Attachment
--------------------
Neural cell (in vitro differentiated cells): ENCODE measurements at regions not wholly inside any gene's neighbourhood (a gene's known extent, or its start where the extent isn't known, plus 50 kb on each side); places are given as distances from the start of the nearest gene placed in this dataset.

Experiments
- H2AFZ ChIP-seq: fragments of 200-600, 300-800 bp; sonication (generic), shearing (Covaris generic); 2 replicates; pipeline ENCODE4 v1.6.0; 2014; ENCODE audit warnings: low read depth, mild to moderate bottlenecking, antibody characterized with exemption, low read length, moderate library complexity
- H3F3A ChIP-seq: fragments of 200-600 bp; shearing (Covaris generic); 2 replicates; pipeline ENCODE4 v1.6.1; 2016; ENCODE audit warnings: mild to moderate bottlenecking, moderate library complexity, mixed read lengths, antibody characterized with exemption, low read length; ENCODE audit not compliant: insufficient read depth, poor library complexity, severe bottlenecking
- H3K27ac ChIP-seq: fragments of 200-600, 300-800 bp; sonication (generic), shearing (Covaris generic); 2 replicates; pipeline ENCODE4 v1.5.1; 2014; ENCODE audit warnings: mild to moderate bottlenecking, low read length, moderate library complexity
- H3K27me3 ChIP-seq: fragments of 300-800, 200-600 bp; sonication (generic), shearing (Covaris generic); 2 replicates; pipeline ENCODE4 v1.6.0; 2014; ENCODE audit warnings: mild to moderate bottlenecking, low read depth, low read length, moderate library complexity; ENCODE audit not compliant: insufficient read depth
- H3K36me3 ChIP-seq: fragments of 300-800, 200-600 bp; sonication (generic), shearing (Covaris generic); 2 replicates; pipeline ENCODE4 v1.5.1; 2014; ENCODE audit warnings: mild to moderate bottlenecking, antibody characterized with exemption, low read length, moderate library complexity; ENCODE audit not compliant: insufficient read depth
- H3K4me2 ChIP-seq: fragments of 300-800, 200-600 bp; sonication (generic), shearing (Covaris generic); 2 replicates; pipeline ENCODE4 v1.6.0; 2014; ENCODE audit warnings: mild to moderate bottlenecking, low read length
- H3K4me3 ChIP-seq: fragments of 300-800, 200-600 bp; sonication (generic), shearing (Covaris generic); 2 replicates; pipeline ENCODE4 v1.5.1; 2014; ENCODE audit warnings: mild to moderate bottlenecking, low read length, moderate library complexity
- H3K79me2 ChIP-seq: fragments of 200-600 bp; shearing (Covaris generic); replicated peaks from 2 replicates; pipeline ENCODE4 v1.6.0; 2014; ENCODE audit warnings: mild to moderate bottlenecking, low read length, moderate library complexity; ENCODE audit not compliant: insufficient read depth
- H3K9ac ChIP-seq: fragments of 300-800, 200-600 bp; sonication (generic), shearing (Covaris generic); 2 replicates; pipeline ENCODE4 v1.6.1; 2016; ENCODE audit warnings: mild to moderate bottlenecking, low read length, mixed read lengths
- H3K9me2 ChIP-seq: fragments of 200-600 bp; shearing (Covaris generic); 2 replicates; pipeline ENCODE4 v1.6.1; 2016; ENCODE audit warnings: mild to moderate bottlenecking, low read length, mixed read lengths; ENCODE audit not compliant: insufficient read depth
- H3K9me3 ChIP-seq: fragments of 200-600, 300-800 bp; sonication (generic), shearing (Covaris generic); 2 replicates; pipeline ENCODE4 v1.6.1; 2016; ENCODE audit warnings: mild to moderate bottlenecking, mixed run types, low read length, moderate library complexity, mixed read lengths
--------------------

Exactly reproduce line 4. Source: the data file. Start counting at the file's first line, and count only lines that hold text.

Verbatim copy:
- H3F3A ChIP-seq: fragments of 200-600 bp; shearing (Covaris generic); 2 replicates; pipeline ENCODE4 v1.6.1; 2016; ENCODE audit warnings: mild to moderate bottlenecking, moderate library complexity, mixed read lengths, antibody characterized with exemption, low read length; ENCODE audit not compliant: insufficient read depth, poor library complexity, severe bottlenecking